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KU Health System And For-Profit Chain Acquire Troubled Topeka Hospital

Jim McLean
Kansas News Service
Bob Page, left, of the University of Kansas Health System and David Vandewater of Ardent Health Services announce on Thursday a joint venture to take over operations of St. Francis Health in Topeka.

The University of Kansas Health System and a Tennessee-based for-profit hospital chain have agreed to rescue a troubled Topeka hospital despite possible changes in federal health policy that could hurt Kansas providers.

Officials from the KU Health System and Ardent Health Services, the nation’s second-largest privately owned for-profit hospital chain, announced Thursday that they had signed a letter of intent to acquire St. Francis Health.

Kansas Republican Gov. Sam Brownback, who along with Topeka officials helped convene discussions that led to the agreement, also participated in the announcement.

A news release issued by the acquiring partners announced they had formed a joint venture to “purchase” St. Francis and provide $50 million in operating capital in the first year. Other terms of the agreement, to be finalized over the next 60 days, were not disclosed.

Bob Page, president and CEO of the KU Health System, said the partnership with Ardent, which operates 20 hospitals in six states, ensures that St. Francis, a 378-bed hospital that has operated in Topeka since 1909, will remain open.

“By marrying our resources as an academic medical center and Ardent’s operational expertise, we secure the long-term sustainability of St. Francis Health,” Page said.

Both Page and David Vandewater, president and CEO of Ardent Health Services, thanked Brownback and Topeka Mayor Larry Wolgast for helping to broker the deal, which was negotiated in a matter of weeks.

“This transaction has happened at light speed, so there are a lot of things that we and our new partner have to sit down and figure out,” Vandewater said.

Though many operational details are yet to be finalized, the partners have agreed to “preserve jobs for virtually all of St. Francis Health’s 1,600 employees,” according to the release. In addition, while the partners will control the joint venture’s board of directors, they will establish a local board of trustees for the hospital, which the release said “will continue to be led by local management.”

Federal Health Bill A Concern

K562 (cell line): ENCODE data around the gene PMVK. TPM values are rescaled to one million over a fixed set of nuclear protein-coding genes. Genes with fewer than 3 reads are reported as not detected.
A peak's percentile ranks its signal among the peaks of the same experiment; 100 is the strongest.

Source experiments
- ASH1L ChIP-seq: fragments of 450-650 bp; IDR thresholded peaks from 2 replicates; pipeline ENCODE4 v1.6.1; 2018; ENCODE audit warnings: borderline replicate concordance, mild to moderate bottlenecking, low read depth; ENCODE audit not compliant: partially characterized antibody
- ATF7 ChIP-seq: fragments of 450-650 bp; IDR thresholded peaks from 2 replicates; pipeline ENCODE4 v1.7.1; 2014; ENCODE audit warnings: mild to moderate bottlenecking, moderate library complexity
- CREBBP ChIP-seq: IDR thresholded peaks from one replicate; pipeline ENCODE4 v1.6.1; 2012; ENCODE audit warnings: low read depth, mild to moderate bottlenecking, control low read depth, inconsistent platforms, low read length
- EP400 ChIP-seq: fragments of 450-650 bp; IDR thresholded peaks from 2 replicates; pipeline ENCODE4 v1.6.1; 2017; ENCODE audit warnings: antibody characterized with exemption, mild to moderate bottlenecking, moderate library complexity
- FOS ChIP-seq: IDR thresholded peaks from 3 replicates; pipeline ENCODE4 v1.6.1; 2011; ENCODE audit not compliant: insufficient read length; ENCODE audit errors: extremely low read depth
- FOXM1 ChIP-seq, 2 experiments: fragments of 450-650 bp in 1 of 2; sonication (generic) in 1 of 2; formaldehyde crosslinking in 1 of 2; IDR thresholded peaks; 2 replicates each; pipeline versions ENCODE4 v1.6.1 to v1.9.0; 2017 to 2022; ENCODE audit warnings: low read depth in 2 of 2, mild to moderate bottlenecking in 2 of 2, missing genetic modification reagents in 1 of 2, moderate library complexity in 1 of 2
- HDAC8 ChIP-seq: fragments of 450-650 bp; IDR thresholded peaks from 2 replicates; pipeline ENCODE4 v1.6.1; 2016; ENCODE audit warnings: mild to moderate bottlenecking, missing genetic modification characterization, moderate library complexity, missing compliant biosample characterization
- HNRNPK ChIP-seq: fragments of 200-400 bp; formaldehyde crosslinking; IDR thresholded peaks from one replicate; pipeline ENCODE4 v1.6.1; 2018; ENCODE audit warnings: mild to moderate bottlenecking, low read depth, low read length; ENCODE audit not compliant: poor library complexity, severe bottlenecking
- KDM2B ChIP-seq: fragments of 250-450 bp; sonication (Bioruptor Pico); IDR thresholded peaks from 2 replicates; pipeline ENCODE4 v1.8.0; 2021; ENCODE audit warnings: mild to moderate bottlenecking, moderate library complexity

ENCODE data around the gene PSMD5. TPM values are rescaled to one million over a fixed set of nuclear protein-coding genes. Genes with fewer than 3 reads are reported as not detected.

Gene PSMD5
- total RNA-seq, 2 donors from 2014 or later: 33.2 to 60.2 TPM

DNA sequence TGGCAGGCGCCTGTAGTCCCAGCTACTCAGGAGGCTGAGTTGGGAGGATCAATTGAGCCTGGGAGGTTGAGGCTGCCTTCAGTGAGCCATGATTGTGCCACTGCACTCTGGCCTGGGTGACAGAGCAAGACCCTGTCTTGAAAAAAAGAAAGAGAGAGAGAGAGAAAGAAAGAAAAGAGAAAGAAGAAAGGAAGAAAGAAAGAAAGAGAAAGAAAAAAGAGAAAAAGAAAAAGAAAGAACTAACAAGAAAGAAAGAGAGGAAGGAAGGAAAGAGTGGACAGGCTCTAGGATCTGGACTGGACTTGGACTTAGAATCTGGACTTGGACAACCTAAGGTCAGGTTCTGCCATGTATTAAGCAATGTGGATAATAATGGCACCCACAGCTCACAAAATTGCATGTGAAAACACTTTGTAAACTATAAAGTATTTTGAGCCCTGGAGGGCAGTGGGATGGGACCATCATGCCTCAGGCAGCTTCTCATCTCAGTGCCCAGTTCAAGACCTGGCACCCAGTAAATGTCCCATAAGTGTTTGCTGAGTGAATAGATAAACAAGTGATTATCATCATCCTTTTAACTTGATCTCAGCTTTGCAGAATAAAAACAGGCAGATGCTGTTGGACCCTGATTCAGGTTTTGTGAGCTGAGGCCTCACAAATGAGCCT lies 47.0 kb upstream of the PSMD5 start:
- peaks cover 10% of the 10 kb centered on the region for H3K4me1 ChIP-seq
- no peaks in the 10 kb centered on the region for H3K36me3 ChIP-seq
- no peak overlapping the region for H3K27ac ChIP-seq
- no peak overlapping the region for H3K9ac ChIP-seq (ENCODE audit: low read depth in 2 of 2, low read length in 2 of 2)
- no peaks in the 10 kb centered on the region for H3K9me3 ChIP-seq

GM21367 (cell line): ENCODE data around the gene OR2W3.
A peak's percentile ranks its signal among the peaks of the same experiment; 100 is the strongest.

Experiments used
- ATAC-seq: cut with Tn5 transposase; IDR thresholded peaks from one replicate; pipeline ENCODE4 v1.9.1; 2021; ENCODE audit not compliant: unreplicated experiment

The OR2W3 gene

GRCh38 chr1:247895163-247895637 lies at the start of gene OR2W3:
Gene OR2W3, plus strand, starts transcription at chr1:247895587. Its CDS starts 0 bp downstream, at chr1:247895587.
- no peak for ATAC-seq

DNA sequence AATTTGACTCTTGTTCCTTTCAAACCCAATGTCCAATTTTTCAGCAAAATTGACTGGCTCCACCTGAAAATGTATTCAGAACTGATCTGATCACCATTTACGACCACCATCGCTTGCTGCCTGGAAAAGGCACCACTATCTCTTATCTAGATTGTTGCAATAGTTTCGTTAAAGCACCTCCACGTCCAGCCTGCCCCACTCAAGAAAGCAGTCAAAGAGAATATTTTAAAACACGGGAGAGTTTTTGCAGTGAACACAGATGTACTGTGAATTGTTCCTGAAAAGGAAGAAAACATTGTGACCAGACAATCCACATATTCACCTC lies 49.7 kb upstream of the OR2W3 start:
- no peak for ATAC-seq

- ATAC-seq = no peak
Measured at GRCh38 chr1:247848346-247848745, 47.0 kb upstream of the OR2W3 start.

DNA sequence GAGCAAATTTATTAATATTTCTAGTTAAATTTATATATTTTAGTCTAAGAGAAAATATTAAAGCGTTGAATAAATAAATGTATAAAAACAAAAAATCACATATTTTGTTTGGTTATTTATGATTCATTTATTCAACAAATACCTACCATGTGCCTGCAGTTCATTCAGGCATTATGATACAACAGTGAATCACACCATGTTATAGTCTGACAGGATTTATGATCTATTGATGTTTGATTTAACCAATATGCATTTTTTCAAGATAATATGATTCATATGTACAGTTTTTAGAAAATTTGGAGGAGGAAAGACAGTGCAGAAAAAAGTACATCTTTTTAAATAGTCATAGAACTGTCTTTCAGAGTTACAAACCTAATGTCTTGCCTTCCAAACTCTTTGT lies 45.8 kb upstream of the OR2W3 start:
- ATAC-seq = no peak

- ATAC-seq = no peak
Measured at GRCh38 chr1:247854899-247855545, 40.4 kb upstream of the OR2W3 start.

In recent weeks, St. Francis’ financial troubles became a focal point in the ongoing debate in the Kansas Legislature about Medicaid expansion. Supporters said the billions of additional federal Medicaid dollars that expansion would provide in Kansas could help prevent the closure of several struggling hospitals across the state.

Asked whether the state’s rejection of expansion and Brownback’s recent veto of an expansion bill were a concern for Ardent, Vandewater said they weren’t a factor in the discussions. But he made it clear that the company would like to see KanCare, the state’s privatized Medicaid program, expanded to cover an additional 180,000 Kansans, many of whom are uninsured.

“I’ll talk to the governor about that. Probably not make a lot of progress,” Vandewater said, glancing at Brownback and drawing laughter from many who attended the announcement.

Thursday’s vote in the U.S. House to pass a replacement for the Affordable Care Act is a concern, Vandewater said, noting the Republican replacement bill could significantly reduce the number of Americans with health insurance.

“There are individuals that need care that do not have the ability to access it,” he said. “The United States has got to figure this out. This is not a Kansas issue, this is a national issue.”

‘Unfair’ To Kansas

Tom Bell, president and CEO of the Kansas Hospital Association, said the GOP health bill treats Kansas and other non-expansion states unfairly.

The difference in federal funding that expansion states would continue to receive compared to non-expansion states “is tremendous,” Bell said, noting that an amendment aimed at Kansas prohibits states that haven’t yet expanded their Medicaid programs from doing so.

“So, from our perspective it’s sort of a double whammy,” Bell said. “Number one, tens of millions of people will lose coverage. Number two, it’s unfair to non-expansion states.”

Under the bill, Bell said, Kansas would receive about $200 million in federal funding over the next two budget years to help providers care for uninsured patients while expansion would have provided nearly $1 billion over the same period.

Though he expects the U.S. Senate will make substantial changes to the bill, Bell said its passage by the House further reduces the likelihood that Kansas lawmakers will make another run at passing an expansion bill in the final weeks of their legislative session.

“That’s another thing that we find really problematic with the bill,” he said. “It tells states that might be thinking about [expansion], ‘Sorry, you didn’t do it by March 1 so you’re out of luck.’”

Jim McLean is managing director of KMUW's Kansas News Service, a collaboration of KMUW, Kansas Public Radio and KCUR covering health, education and politics in Kansas. Follow him on Twitter @jmcleanks.